Transnational caring masculinity: Towards inclusive social counselling
Journal article, Peer reviewed
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Original versionNorma 2014;9(2) 10.1080/18902138.2014.908634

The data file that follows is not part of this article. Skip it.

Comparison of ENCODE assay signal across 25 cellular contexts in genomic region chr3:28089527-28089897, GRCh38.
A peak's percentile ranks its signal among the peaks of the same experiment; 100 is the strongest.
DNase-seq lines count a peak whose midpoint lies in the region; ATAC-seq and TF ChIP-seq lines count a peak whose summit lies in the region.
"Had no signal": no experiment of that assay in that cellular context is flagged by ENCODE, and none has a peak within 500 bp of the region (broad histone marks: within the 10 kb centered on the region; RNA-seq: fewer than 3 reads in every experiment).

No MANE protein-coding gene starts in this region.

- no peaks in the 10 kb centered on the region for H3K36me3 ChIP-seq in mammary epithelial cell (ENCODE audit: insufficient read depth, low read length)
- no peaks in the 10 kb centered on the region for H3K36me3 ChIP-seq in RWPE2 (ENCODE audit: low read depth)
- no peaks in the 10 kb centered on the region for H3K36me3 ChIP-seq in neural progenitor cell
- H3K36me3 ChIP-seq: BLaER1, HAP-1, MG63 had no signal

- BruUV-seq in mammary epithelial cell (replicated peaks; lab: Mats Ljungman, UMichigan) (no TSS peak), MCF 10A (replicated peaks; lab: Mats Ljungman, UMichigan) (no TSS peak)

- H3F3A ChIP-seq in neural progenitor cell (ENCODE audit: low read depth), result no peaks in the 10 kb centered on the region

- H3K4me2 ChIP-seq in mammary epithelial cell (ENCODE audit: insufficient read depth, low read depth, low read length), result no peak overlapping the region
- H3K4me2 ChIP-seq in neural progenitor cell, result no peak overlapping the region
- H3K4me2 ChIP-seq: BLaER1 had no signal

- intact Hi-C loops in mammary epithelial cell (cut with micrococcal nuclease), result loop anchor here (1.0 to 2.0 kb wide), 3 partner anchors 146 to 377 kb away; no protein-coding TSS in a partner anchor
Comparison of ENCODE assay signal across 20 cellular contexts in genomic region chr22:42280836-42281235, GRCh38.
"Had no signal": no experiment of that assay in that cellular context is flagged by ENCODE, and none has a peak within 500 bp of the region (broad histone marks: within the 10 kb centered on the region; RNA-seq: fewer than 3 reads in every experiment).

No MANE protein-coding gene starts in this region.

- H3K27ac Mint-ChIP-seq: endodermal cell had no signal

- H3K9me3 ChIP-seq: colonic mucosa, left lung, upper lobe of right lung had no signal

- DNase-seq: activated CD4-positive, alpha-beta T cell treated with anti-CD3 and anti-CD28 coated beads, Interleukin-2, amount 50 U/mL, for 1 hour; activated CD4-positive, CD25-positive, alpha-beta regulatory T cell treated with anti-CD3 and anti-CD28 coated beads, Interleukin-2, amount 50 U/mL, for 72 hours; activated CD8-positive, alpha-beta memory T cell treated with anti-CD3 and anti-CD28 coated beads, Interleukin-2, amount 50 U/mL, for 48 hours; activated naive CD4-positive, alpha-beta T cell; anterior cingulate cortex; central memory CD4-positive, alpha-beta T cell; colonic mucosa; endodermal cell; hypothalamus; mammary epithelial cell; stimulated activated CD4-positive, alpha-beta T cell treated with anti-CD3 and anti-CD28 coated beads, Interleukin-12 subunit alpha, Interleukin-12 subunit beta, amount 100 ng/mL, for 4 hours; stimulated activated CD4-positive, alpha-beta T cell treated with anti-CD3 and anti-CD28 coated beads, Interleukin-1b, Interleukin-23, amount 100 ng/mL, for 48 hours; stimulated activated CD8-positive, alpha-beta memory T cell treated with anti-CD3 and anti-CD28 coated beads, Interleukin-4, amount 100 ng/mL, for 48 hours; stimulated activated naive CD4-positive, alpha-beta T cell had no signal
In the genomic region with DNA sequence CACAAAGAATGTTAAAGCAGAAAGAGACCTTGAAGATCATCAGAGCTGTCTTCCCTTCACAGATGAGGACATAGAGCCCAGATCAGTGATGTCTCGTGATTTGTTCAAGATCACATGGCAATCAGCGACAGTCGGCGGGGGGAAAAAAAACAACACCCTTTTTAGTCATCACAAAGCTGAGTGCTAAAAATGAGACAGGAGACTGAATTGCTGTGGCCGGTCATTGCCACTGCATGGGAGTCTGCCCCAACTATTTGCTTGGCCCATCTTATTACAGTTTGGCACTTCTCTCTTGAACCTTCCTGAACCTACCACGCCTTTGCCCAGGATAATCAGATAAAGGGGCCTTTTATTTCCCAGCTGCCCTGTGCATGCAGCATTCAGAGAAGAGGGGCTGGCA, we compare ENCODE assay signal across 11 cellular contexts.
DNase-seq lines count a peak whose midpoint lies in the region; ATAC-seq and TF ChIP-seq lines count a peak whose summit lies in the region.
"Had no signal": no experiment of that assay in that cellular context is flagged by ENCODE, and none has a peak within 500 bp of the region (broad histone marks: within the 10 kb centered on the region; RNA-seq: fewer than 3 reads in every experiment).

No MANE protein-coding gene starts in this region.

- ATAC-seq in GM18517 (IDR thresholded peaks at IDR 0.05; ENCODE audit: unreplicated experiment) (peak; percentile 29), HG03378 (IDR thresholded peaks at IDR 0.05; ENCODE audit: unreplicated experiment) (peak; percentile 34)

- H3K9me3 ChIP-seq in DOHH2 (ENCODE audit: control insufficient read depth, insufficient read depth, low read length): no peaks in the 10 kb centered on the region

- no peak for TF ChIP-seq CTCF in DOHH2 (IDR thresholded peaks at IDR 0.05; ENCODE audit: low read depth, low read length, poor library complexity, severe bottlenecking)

The article examines the process of producing images of migrant men in education and practices of cross-cultural social work in Norway. How do the analytical tools of intersectionality and critical discourse analysis enable us to see how masculinity and ethnicity are intertwined with the professional efforts to provide ‘worthy help’? Do the intentions of students to practise inclusive, non-discriminatory social work open for the transformation of the widespread gendered representation of migrant men as patriarchal ‘others’? The empirical material comprises qualitative interviews with social work students and participant observations of education in ‘multicultural social work’ at two university colleges in Norway. I argue that students produce different images of migrant men, depending on their ability to enter into an open discussion about gender equality in diverse societies. Gendered and ethnicized representations of migrant men result in the symbolic marginalization of migrant male users. At the same time when trying to understand the organisation of gender relations in the migration context, students suggest an alternative image of the trans-national caring man. That allows students performing best practices of trans-cultural social work. In multicultural societies, plurality and the gendered nature of masculinities should be discussed in relation to the divergence in doing gender equality.